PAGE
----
Sent by Gustavo Prouvot Ortiz
24 years, Oceanography Institute - USP
São Paulo/SP - Brazil
Sunshine by Gustavo P. Ortiz
As most people, I believe that Alaska was inhabited by Eskimos – “People who live in ice houses and wild animals” without access to knowledge provided by documentaries and pole adventure books. But, as I love travelling, I always wanted to visit this place. In an interchange agency, I realized that I should know this “inaccessible” place.
Aurora boreal by the top of Ester Dome Fairbanks.
I had heard about the Work & Travel interchange program that lets university students, on vacation, to work in the USA, and I decided join this program as a trainee in an American University. I made the top ten list of Ocean Universities and in this list it showed many States, including Alaska. But in Alaska are there only “Eskimós?” I researched a little on the internet and realized that I was wrong.
Then I got excited with the idea of living near the Arctic Circle. I would live in a place completely different from any place that I had known before. This is very important: Our life is what we make of it. When we experience something new, we learn more! Certainly I have learned a lot there.
My frozen sweat
I knew that the winter weather would be severely cold, but I experienced it first hand when I arrived in Fairbanks. It was –12ºC and they said that the temperature was warm. Uau!! If –12ºC is warm (as they said) how would the cold temperature be?
However the strangest thing in the beginning was that the Sun wasn’t in the sky for long. I arrived on December 10 --the winter would start in eleven days and we had only five hours of sunshine a day. In January, the real cold started: the temperature was below –40ºC for two weeks, and for five days it was below –50ºC.
In such extreme cold, everything is different. There is no liquid water! It is true the air is so dry as in a hot desert. The sky is really blue and the frozen humidity flies as silver particles. Another interesting thing was that when I went out for a walk, I always had to buy new water bottles, because the bottles that I carried in my backpack used to freeze in two minutes.
Walking on the street
The city where I lived, Fairbanks, is really different. Despite being really small (35 thousand inhabitants), it has an incredible infrastructure. There are many department stores, huge markets and fast-food net, typical of the American lifestyle. Besides that, bars, pubs and cinemas make a cold night into a hot night. Not to mention UAF, a University with ten thousand students.
Vulcan pool: Gustavo P. Ortiz
I enjoyed every second of my stay in Fairbanks. When I wasn’t working or in the university, I used to walk around the city. Unforgettable places and facts: Boreal dawn, ice bar, volcanic pools, dog sled race, ice art championship, UAF ski trails, hockey games, Santa Claus House… ah! There was so much…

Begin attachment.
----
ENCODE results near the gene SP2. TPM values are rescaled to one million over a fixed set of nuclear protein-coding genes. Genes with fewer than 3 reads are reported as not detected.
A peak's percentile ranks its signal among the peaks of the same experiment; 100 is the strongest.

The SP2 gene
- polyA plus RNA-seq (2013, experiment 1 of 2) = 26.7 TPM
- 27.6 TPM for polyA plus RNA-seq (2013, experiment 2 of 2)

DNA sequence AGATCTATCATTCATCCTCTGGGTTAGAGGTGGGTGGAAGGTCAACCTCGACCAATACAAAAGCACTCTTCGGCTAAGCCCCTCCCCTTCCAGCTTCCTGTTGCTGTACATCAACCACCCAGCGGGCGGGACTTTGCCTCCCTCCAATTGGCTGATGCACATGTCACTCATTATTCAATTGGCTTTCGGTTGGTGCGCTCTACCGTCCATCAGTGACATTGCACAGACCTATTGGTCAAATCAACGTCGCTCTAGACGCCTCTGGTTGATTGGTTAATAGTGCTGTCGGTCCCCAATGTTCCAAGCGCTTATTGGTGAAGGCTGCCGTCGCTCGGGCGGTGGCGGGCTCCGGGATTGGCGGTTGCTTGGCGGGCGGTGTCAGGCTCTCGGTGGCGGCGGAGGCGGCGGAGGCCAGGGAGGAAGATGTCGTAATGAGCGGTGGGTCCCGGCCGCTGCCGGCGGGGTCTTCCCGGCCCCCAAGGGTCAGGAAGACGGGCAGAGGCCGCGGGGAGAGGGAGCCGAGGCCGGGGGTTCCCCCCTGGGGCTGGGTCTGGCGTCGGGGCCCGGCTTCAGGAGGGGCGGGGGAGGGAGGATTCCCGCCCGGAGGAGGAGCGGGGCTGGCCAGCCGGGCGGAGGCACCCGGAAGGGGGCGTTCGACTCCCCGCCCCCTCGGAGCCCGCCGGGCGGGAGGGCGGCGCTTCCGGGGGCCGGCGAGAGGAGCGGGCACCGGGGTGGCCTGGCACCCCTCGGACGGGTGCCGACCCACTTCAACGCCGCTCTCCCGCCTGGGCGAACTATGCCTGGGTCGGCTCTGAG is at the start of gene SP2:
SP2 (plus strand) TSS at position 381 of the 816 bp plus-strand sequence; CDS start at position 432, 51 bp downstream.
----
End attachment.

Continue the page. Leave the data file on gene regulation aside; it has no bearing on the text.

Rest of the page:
I went there with four Brazilians. It was perfect, because being in a small group made it easier to stay with our host family, which was one of the purposes of the exchange program. So, we were very well hosted. And I am certain that we left them with a good impression about Brazilians.
In the end, when I was really comfortable with the routine of Fairbanks, I realized how true were the words of a man in the airplane when I was coming: “Alaska has no fences.” The sensation of freedom is incomparable! The city is surrounded by woods.
I, a Brazilian, believed that I knew woods. I discovered that what we know in Brazil, going to the country side, is going to farms. Almost 100% of the rural areas in Brazil is agricultural. In the southeast we can see some parts of woods and in the north we have the Amazon. Besides that, we only have farms! Even Pantanal is almost full of farms!
So, the huge wild Alaska caught my attention! There, you can live in the middle of the woods, and have a Sears ten minutes away. You improve the natural life with a service package from the first world. With this great quality of life, the people who live there are different from the other Americans that live on “lower 48” (expression referring to the 48 states below Canada). They are not cold and biased as the average Americans. It was an incredible experience, because I found a wonderful place that showed me it is still worth fighting for the world!!
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